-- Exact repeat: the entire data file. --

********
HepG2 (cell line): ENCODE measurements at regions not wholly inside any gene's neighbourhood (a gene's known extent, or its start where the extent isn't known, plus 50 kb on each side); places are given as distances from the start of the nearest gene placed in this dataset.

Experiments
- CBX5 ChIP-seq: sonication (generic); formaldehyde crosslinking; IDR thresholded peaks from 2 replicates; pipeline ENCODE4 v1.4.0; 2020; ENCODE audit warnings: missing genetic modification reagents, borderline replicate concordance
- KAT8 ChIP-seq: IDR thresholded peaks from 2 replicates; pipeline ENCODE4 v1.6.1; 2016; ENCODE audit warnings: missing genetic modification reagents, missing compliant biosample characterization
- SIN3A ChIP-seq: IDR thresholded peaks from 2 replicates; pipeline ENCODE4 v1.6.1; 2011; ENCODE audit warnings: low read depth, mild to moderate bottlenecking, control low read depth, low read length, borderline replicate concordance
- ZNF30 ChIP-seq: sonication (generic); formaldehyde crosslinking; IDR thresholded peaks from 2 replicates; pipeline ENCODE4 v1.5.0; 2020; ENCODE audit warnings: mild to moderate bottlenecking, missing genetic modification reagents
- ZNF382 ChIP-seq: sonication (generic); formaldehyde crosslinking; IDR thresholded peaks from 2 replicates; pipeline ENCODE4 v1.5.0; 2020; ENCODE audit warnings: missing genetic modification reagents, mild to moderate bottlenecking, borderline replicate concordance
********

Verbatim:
HepG2 (cell line): ENCODE measurements at regions not wholly inside any gene's neighbourhood (a gene's known extent, or its start where the extent isn't known, plus 50 kb on each side); places are given as distances from the start of the nearest gene placed in this dataset.

Experiments
- CBX5 ChIP-seq: sonication (generic); formaldehyde crosslinking; IDR thresholded peaks from 2 replicates; pipeline ENCODE4 v1.4.0; 2020; ENCODE audit warnings: missing genetic modification reagents, borderline replicate concordance
- KAT8 ChIP-seq: IDR thresholded peaks from 2 replicates; pipeline ENCODE4 v1.6.1; 2016; ENCODE audit warnings: missing genetic modification reagents, missing compliant biosample characterization
- SIN3A ChIP-seq: IDR thresholded peaks from 2 replicates; pipeline ENCODE4 v1.6.1; 2011; ENCODE audit warnings: low read depth, mild to moderate bottlenecking, control low read depth, low read length, borderline replicate concordance
- ZNF30 ChIP-seq: sonication (generic); formaldehyde crosslinking; IDR thresholded peaks from 2 replicates; pipeline ENCODE4 v1.5.0; 2020; ENCODE audit warnings: mild to moderate bottlenecking, missing genetic modification reagents
- ZNF382 ChIP-seq: sonication (generic); formaldehyde crosslinking; IDR thresholded peaks from 2 replicates; pipeline ENCODE4 v1.5.0; 2020; ENCODE audit warnings: missing genetic modification reagents, mild to moderate bottlenecking, borderline replicate concordance